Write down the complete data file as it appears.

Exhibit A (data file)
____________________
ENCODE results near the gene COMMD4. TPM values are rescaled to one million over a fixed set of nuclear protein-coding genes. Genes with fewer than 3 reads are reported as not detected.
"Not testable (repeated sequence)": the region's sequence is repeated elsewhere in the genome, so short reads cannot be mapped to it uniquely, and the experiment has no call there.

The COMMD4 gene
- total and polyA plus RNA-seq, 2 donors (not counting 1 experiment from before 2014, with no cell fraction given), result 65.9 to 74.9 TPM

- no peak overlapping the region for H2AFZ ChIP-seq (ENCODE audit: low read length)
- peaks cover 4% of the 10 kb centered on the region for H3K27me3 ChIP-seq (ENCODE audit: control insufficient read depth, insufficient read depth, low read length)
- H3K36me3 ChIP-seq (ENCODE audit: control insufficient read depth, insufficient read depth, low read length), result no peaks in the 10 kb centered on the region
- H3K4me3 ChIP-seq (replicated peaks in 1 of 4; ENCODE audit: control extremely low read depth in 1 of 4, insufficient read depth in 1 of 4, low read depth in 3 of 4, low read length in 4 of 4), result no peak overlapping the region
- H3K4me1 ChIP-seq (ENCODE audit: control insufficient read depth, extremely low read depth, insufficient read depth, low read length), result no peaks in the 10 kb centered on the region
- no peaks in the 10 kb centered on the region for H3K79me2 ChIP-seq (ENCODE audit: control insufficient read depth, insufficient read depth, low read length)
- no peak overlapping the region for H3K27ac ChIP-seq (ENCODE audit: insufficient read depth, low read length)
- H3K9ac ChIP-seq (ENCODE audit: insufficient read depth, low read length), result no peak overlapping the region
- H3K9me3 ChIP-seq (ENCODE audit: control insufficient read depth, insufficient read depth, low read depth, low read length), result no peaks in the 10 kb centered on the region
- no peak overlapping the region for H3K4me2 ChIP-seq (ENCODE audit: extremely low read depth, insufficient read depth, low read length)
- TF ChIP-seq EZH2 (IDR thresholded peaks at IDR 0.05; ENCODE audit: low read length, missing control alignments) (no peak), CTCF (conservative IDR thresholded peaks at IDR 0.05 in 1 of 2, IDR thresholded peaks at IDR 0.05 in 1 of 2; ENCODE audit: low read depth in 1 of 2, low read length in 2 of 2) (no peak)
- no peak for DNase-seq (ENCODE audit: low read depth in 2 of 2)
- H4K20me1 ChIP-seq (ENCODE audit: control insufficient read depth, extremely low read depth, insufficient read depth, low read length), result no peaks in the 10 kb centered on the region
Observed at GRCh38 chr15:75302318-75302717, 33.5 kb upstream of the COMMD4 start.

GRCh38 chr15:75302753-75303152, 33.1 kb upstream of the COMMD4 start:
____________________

ENCODE results near the gene COMMD4. TPM values are rescaled to one million over a fixed set of nuclear protein-coding genes. Genes with fewer than 3 reads are reported as not detected.
"Not testable (repeated sequence)": the region's sequence is repeated elsewhere in the genome, so short reads cannot be mapped to it uniquely, and the experiment has no call there.

The COMMD4 gene
- total and polyA plus RNA-seq, 2 donors (not counting 1 experiment from before 2014, with no cell fraction given), result 65.9 to 74.9 TPM

- no peak overlapping the region for H2AFZ ChIP-seq (ENCODE audit: low read length)
- peaks cover 4% of the 10 kb centered on the region for H3K27me3 ChIP-seq (ENCODE audit: control insufficient read depth, insufficient read depth, low read length)
- H3K36me3 ChIP-seq (ENCODE audit: control insufficient read depth, insufficient read depth, low read length), result no peaks in the 10 kb centered on the region
- H3K4me3 ChIP-seq (replicated peaks in 1 of 4; ENCODE audit: control extremely low read depth in 1 of 4, insufficient read depth in 1 of 4, low read depth in 3 of 4, low read length in 4 of 4), result no peak overlapping the region
- H3K4me1 ChIP-seq (ENCODE audit: control insufficient read depth, extremely low read depth, insufficient read depth, low read length), result no peaks in the 10 kb centered on the region
- no peaks in the 10 kb centered on the region for H3K79me2 ChIP-seq (ENCODE audit: control insufficient read depth, insufficient read depth, low read length)
- no peak overlapping the region for H3K27ac ChIP-seq (ENCODE audit: insufficient read depth, low read length)
- H3K9ac ChIP-seq (ENCODE audit: insufficient read depth, low read length), result no peak overlapping the region
- H3K9me3 ChIP-seq (ENCODE audit: control insufficient read depth, insufficient read depth, low read depth, low read length), result no peaks in the 10 kb centered on the region
- no peak overlapping the region for H3K4me2 ChIP-seq (ENCODE audit: extremely low read depth, insufficient read depth, low read length)
- TF ChIP-seq EZH2 (IDR thresholded peaks at IDR 0.05; ENCODE audit: low read length, missing control alignments) (no peak), CTCF (conservative IDR thresholded peaks at IDR 0.05 in 1 of 2, IDR thresholded peaks at IDR 0.05 in 1 of 2; ENCODE audit: low read depth in 1 of 2, low read length in 2 of 2) (no peak)
- no peak for DNase-seq (ENCODE audit: low read depth in 2 of 2)
- H4K20me1 ChIP-seq (ENCODE audit: control insufficient read depth, extremely low read depth, insufficient read depth, low read length), result no peaks in the 10 kb centered on the region
Observed at GRCh38 chr15:75302318-75302717, 33.5 kb upstream of the COMMD4 start.

GRCh38 chr15:75302753-75303152, 33.1 kb upstream of the COMMD4 start: